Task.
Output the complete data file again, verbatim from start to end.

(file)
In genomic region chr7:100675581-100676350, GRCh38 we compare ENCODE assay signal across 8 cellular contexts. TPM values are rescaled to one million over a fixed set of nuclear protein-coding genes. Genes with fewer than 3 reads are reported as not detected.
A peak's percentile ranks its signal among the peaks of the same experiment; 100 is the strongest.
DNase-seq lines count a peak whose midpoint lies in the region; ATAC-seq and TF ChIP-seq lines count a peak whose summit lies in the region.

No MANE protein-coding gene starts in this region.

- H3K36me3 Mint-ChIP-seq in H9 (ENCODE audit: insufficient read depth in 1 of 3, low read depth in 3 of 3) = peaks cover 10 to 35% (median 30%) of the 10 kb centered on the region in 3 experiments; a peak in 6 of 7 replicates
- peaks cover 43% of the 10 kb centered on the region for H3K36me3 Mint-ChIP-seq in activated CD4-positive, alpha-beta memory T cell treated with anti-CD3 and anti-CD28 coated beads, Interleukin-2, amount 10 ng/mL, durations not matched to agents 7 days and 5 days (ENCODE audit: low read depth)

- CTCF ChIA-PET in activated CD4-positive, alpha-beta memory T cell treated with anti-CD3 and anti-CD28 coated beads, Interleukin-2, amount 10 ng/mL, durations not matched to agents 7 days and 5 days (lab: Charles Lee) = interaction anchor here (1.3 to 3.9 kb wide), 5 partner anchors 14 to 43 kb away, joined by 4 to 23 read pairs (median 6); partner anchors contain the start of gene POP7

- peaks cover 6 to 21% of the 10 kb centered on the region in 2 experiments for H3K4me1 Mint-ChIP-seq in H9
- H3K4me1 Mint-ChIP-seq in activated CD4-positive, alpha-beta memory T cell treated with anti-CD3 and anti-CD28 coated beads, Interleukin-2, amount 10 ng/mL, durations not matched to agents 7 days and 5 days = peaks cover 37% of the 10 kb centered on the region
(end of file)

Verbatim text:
In genomic region chr7:100675581-100676350, GRCh38 we compare ENCODE assay signal across 8 cellular contexts. TPM values are rescaled to one million over a fixed set of nuclear protein-coding genes. Genes with fewer than 3 reads are reported as not detected.
A peak's percentile ranks its signal among the peaks of the same experiment; 100 is the strongest.
DNase-seq lines count a peak whose midpoint lies in the region; ATAC-seq and TF ChIP-seq lines count a peak whose summit lies in the region.

No MANE protein-coding gene starts in this region.

- H3K36me3 Mint-ChIP-seq in H9 (ENCODE audit: insufficient read depth in 1 of 3, low read depth in 3 of 3) = peaks cover 10 to 35% (median 30%) of the 10 kb centered on the region in 3 experiments; a peak in 6 of 7 replicates
- peaks cover 43% of the 10 kb centered on the region for H3K36me3 Mint-ChIP-seq in activated CD4-positive, alpha-beta memory T cell treated with anti-CD3 and anti-CD28 coated beads, Interleukin-2, amount 10 ng/mL, durations not matched to agents 7 days and 5 days (ENCODE audit: low read depth)

- CTCF ChIA-PET in activated CD4-positive, alpha-beta memory T cell treated with anti-CD3 and anti-CD28 coated beads, Interleukin-2, amount 10 ng/mL, durations not matched to agents 7 days and 5 days (lab: Charles Lee) = interaction anchor here (1.3 to 3.9 kb wide), 5 partner anchors 14 to 43 kb away, joined by 4 to 23 read pairs (median 6); partner anchors contain the start of gene POP7

- peaks cover 6 to 21% of the 10 kb centered on the region in 2 experiments for H3K4me1 Mint-ChIP-seq in H9
- H3K4me1 Mint-ChIP-seq in activated CD4-positive, alpha-beta memory T cell treated with anti-CD3 and anti-CD28 coated beads, Interleukin-2, amount 10 ng/mL, durations not matched to agents 7 days and 5 days = peaks cover 37% of the 10 kb centered on the region